The US Supreme Court Meets for the 1st Time


It Was a Snooze Fest 

On February 1, 1790, the United States Supreme Court met for the first time.  They met at the Royal Exchange Building on Broad Street in New York City.  The building was essentially a covered marketplace at the lower tip of Manhattan.  The Court, established, but very loosely defined in article 3 of the new constitution, was still a work in progress.  The Judiciary Act of 1789 had given more of an outline for the court system, but there was still a lot of uncertainty surrounding the role of the Supreme Court. 

There were six justices in this initial court.  John Jay was assigned as the Chief Justice at the request of President Washington, and with the unanimous approval of the 26 person US Senate.  His five fellow justices initially had little to do operating as a Supreme Court.  Their first decision did not come until 1791 with the West v Barnes case which decided a procedural issue so mundane it is not worth discussing.

Off to a slow start and occasionally contradicted by Congress, the court was not the esteemed institution it is today.  The United States new judicial system had been broken up into circuits.  Supreme Court Justices had to spend much of their time “riding circuit”, hearing cases in whatever federal jurisdiction they were assigned.  Arduous work in a time before a quality road system and before the railroad. 

This and the lack of interesting cases to hear made being a Supreme Court Justice a somewhat undesirable job.  John Jay left the court in 1795 to run for Governor of New York.  Of the five original Associate Justices, two others left for more appealing jobs.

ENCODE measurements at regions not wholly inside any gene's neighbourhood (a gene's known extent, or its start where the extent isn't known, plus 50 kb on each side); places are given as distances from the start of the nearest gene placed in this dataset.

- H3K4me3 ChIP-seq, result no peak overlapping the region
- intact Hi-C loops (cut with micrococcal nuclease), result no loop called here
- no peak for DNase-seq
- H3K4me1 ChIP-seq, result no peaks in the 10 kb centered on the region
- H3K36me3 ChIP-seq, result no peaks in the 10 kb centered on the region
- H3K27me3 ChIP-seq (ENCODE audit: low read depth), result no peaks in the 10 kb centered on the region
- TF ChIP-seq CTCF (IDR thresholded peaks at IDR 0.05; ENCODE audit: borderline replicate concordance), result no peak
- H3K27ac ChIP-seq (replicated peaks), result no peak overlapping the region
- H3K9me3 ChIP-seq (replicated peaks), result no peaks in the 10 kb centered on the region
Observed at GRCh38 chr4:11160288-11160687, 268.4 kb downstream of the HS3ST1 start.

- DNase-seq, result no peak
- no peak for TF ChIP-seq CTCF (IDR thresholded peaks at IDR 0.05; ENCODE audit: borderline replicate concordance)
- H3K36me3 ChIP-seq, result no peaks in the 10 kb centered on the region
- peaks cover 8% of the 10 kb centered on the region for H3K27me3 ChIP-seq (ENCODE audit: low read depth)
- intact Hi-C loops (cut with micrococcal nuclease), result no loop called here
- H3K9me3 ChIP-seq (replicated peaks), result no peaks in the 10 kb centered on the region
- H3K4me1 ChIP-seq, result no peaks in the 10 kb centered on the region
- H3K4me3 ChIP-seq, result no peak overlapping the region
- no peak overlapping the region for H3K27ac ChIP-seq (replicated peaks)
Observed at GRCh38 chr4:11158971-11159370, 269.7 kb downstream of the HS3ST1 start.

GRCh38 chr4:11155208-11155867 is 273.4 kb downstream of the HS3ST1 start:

The Court did not even have a home.  They met in The Exchange Building in New York, Independence Hall and Philadelphia City Hall when the seat of government moved to Philly.  When Washington DC became the capital, the Court met at a variety of locations, eventually settling in the Old Senate Chamber in the Capitol Building.  It was not until 1935 that the Court was given its own official building.

As time went on, the Court had more significant cases to try.  The prestige of the Court grew as it became for focused and defined.  It is a far cry from the early days when the dissatisfied six original Justices met in a cramped room in what was little more than a wooden barn.

Christopher Flanagan
photo By This drawing was published in Vol. 2 of the History of the City of New York by Martha Joanna Lamb (1881; page 634), as referenced here., Public Domain,


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